Attitudes Toward Pre-Marital Sex, Non-Marital Childbearing,

Cohabitation, and Marriage among Blacks and Whites

Wendy Y. Carter


In light of the well-documented behavioral differences between blacks and whites, the present study uses the National Survey of Family and Households to examine racial differences in attitudes toward premarital sex, non-marital childbearing, cohabitation, and marriage. As marriage has become less associated with the transition to adulthood, it is important to study the social context in which alternative avenues to adulthood exist. This paper estimates the odds of approval for each area of interest, controlling for race, age, sex, income, education, and marital status. Despite the marked differences in behaviors between blacks and whites, racial differences in attitudes are small, with the exception of attitudes on non-marital childbearing.

More important than race in determining attitudes are age, gender, and marital status. The importance of each of these variables depends on the issue examined. Racial differences in attitudes toward premarital sex are substantially influenced by gender and age. While whites are more likely than blacks to approve of premarital sex, white men and women tend to differ considerably in their views. Whereas young white males are more likely to approve of premarital sex than any other group, older white females are least likely to approve. On the issue of non-marital childbearing, while most people do not approve, blacks are more likely to approve than whites. However, approval of non-marital childbearing depends on whether or not an individual is married.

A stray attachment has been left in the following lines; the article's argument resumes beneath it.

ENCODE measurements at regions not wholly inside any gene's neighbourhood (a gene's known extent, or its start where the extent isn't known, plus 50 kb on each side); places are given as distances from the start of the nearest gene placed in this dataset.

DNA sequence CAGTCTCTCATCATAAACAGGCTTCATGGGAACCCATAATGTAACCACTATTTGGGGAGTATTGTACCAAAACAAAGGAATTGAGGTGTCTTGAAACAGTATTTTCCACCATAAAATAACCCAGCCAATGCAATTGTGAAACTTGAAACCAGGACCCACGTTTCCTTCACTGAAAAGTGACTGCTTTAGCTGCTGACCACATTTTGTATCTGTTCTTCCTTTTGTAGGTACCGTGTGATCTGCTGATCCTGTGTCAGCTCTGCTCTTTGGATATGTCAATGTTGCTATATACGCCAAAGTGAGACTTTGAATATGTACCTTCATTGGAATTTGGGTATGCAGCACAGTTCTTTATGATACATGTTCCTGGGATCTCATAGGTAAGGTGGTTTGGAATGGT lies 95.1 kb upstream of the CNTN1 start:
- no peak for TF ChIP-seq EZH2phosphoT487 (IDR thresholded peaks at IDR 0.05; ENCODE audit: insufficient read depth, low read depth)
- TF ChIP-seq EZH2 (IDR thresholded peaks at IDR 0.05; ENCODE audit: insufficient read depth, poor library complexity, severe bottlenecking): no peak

Regarding cohabitation, we find that whites are more likely to approve of cohabitation than blacks when other socioeconomic factors are controlled for. Nevertheless, the gender gap proves to be more significant for attitudes on cohabitation than does the race difference. In addition, the source of the racial differences in attitudes on this issue and the preference for marriage stem from the differences in marital status. Whereas blacks are less tolerant of singleness as a preferred adult status than whites, men are more likely than women to agree that is better to be married than to remain single. Blacks and whites who are not married are likely to share similar views on many family issues discussed here.